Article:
1. Military

Howard Altman: Three Tampa firms win rights to bid on $2.4 billion Army contract

Years of work with special operations forces, like the troops who demonstrated their capabilities in downtown Tampa last month, will help the Tampa company Lukos execute its share of a new $2.4 billion contarct with the Army. [LUIS SANTANA | Times]
Published Jun. 28, 2018

In a move that could mean more high-paying defense contracting jobs for the Tampa area, three local firms have been awarded the rights to bid on work through a $2.4 billion Army contract.

Calhoun International and a combined effort by two other Tampa defense firms, Lukos and VATC, were among eight bids nationwide chosen from among 42 proposals to take part in the Army Contracting Command agreement, which will be managed by the Orlando office.

The command is a purchasing arm of the Army. Its motto: "From bullets and beans to tanks, aircraft and ammunition, if a Soldier needs it, ACC buys it."

The contract, projected to be completed by June 2023, allows the eight entities to bid on specific tasks required by the command. The contract is designed to provide and manage training and training assistance for military and civilian needs.

"Winning this contract will help us further expand into conventional Army training," said Lukos chief executive Garth Arevalo, whose company has worked for the past decade with U.S. Special Operations Command, headquartered at MacDill Air Force Base.

"We plan to use many of the lessons we have learned supporting special ops to provide training for soldiers and our allies," Arevalo said. "Further, we are currently supporting overseas military missions, but this contract will expand our international training capabilities."

Lukos, with 50 full-time staff plus part-timers, plans on hiring new staff in Tampa, Orlando and elsewhere around the country, Arevalo said.

"Then, we'll wait to see how fast the Army ramps up the contract to determine how many others we'll hire," he said.

Because each company still has to compete for each task issued under the contract, Arevalo said, "it's hard to project what the revenue streams will be at this stage."

But he expects the Army to spend up to $500 million per year on this contract, spread among the eight winning entries.

"We will compete with the other four small businesses and sometimes the three large businesses for this work," he said. "Our team has a great track record of winning lots of work under these types of contracts."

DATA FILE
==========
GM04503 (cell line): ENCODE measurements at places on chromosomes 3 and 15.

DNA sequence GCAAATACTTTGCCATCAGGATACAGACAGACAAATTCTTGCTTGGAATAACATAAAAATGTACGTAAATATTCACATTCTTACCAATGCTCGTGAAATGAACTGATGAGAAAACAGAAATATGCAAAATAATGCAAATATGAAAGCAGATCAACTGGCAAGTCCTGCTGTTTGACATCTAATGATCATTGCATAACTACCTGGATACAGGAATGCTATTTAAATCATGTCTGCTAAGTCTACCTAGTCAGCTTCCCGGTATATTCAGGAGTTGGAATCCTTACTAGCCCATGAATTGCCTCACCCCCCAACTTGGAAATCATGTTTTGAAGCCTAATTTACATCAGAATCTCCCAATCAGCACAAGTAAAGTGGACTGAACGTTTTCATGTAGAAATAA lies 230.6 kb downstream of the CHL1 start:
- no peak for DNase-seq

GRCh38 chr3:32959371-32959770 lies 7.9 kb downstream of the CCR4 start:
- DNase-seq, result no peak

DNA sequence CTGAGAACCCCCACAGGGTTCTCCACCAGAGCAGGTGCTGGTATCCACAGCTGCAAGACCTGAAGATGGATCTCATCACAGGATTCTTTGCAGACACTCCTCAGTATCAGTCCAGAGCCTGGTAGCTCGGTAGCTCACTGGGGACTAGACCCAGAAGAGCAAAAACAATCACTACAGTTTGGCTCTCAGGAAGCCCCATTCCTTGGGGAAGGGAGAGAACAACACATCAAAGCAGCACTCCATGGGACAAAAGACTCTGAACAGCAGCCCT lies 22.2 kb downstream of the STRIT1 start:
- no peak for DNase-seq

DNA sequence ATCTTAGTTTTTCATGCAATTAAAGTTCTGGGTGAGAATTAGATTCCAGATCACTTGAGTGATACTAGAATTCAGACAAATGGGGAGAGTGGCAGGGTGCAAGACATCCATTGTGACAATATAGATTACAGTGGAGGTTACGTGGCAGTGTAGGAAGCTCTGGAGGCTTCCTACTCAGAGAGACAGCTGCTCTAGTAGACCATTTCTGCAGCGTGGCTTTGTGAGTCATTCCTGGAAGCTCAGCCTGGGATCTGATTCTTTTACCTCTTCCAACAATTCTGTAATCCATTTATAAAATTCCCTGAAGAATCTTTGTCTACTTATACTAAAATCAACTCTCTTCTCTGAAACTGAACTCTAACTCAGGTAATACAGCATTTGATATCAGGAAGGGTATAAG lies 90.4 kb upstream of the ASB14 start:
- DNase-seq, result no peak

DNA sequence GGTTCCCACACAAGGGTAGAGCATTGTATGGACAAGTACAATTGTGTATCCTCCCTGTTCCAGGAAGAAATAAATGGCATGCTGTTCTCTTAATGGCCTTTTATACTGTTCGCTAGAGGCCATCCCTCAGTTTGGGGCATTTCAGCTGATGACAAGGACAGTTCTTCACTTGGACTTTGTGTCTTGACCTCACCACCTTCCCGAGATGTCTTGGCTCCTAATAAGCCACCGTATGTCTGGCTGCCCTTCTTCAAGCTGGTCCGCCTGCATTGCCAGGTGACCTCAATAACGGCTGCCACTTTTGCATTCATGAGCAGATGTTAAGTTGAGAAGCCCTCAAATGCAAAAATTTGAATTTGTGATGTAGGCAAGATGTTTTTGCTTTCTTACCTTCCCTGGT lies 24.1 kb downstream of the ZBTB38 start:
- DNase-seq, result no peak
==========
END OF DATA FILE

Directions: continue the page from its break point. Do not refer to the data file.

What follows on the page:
Like Arevalo, Roger Swinford, president and chief executive of Calhoun International, said there are no guarantees but he still expects to increase his workforce of about 100 employees.

"Actual job growth will depend on ability to successfully win a task order, but could mean 20 to 50 additional personnel depending on the Army's requirements," Swinford said.

The company also plans to hire experienced recruiters and accounting support specialists.

Calhoun International, which has been providing management and professional support services to the Department of Defense and other federal customers since 2005, is headquartered in Tampa and has more than 100 employees in Washington, D.C., Virginia, Maryland, and throughout Florida, Swinford said.

The company will compete on task orders for providing and managing training and training assistance for military and civilian related subjects, Swinford said. The work will involve peacekeeping, natural disaster response, medical response, aviation, socio-political and cultural needs, and institutional training at partner nations' military academies.

Officials from VATC, which partnered with Lukos in its bid, did not immediately respond to a request for comment.


The Pentagon announced no new deaths last week in ongoing operations.

There have been 2,347 U.S. troop deaths in support of Operation Enduring Freedom in Afghanistan; 50 U.S. troop deaths and one civilian Department of Defense employee death in support of the follow-up, Operation Freedom's Sentinel; 54 troop deaths and two civilian deaths in support of Operation Inherent Resolve; one troop death in support of Operation Odyssey Lightning, the fight against Islamic State in Libya; one troop death in support of Operation Joint Guardian, one death classified as other contingency operations in the global war on terrorism; one death in Operation Octave Shield and six deaths in ongoing operations in Africa where, if they have a title, officials will not divulge it.

Contact Howard Altman at or (813) 225-3112. Follow @haltman.


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